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Valar Qringaomis

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Tuesday, June 17, 2014

Islam and Religious Tolerance (3/3)

(Continued from:

Islam and Religious Tolerance (1/3)
Islam and Religious Tolerance (2/3))

"From the beginnings of Islam, the Muslim authorities are virtually unanimous in their instruction to the believers: "Khalifuhum"—differentiate yourselves from them—that is, the unbelievers—in dress as in manners and customs. And since Muslims might not dress like unbelievers, it follows that unbelievers should not adopt or imitate the attire of Muslims...

The dhimmi cannot and indeed may not defend himself even against such petty but painful attacks as stone throwing, done mainly by children—a form of amusement recorded in many places from early until modern times. The dhimmi had to rely on the public authorities to protect him from attack or other harm, and while this protection was often, indeed usually, given, it inevitably faltered in times of trouble or disorder. The resulting feeling of endangerment, of precariousness, is frequently expressed in dhimmi writings...

Free Muslim women going out of doors were required to keep their faces covered by some sort of veil. Dhimmi and slave women were permitted to go barefaced, and sometimes even required to do so. There are some sets of regulations that actually forbid the women of the dhimmis to wear veils. The association of the uncovered face with slave women and of the veiled face with virtue and propriety is clear. The sentiment expressed in these rules is clearly the same as that which inspired Western conventions, in the recent past, concerning the exposure of the female bosom. At a time when standards in the cinema and television were stricter than they are now, it was acceptable to display bare-breasted women if they were regarded as primitive natives of some remote place. It was forbidden to display them if they were white and, so to speak, civilized...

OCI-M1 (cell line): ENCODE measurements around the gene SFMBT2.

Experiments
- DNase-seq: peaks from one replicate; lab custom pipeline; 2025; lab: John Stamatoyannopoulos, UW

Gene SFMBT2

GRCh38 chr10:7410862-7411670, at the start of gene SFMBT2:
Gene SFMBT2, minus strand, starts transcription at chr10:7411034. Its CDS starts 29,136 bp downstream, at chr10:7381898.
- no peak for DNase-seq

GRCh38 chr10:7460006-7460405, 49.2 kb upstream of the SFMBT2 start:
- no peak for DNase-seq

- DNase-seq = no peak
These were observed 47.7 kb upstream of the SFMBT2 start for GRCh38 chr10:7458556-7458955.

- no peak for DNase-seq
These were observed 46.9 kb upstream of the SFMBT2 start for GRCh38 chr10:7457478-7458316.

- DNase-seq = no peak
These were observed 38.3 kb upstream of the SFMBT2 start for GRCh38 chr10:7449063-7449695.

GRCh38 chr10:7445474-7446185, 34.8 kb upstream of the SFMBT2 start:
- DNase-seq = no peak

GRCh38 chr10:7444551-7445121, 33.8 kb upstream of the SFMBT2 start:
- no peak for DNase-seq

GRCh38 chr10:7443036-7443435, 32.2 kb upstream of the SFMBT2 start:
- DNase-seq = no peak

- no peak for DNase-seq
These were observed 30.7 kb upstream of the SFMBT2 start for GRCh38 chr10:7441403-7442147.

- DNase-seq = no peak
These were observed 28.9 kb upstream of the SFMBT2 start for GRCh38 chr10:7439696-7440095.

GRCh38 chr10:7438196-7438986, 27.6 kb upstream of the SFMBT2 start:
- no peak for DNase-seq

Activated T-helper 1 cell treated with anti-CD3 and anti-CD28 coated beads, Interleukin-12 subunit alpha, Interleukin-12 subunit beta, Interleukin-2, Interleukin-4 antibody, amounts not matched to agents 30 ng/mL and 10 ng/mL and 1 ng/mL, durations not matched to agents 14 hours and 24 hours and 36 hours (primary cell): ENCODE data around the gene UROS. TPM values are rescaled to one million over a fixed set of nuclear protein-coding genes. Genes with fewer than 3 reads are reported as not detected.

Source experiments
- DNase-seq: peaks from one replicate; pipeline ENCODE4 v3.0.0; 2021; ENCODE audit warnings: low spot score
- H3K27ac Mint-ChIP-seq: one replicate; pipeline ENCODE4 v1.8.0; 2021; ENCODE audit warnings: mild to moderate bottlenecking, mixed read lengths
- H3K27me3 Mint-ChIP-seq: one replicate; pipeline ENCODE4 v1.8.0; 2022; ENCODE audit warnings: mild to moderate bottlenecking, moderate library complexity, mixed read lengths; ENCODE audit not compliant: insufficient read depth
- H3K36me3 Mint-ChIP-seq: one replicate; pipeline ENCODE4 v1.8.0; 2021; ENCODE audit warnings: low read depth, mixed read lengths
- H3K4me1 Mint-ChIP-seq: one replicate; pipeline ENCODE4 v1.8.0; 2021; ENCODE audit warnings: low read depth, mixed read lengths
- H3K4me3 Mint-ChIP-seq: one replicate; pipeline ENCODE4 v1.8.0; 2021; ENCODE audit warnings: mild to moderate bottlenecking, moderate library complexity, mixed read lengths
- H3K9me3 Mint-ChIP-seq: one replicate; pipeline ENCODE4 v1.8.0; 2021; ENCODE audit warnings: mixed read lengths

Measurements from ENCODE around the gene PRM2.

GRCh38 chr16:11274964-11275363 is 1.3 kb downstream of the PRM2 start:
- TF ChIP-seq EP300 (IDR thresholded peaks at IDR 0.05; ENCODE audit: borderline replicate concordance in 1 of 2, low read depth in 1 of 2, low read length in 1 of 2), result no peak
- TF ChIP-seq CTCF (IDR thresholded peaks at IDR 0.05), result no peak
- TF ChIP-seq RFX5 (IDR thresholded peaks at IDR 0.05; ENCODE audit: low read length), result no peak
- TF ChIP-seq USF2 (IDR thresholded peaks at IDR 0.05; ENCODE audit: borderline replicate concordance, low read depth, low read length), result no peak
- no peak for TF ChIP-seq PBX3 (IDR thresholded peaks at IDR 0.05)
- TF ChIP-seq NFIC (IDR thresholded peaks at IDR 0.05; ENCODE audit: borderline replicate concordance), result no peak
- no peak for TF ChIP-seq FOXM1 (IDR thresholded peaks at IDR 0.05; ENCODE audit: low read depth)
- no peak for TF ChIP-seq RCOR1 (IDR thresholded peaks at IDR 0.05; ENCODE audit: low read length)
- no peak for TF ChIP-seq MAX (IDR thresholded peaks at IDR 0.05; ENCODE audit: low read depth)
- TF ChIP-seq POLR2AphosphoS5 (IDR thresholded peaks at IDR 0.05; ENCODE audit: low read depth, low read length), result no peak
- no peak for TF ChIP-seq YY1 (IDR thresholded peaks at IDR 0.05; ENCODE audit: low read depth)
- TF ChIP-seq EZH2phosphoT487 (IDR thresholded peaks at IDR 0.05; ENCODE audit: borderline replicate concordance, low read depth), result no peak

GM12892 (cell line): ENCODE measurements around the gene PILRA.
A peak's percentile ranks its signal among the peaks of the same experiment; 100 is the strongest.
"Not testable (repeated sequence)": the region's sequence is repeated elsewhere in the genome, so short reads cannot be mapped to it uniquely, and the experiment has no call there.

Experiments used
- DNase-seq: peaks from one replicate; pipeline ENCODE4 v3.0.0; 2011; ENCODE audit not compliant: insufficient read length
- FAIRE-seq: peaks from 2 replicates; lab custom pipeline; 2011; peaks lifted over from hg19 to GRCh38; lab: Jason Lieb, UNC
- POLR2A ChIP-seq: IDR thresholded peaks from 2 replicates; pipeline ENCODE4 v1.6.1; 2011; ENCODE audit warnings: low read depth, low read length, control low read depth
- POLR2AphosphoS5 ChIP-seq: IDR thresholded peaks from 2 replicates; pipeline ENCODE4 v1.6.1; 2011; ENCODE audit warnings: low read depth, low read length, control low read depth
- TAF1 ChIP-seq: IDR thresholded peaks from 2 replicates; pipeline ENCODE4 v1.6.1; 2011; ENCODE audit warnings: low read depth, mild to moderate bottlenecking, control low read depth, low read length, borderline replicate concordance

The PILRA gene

A consideration of the highest importance was that the dhimmis should show respect not only for Islam but also for each and every individual Muslim...

A set of conditions the mullahs wished to impose on the Jews of Hamadan in Iran, in about 1892, are even more specific:

A Jew must never overtake a Muslim on a public street. He is forbidden to talk loudly to a Muslim. A Jewish creditor of a Muslim must claim his debt in a quavering and respectful manner. If a Muslim insults a Jew, the latter must drop his head and remain silent."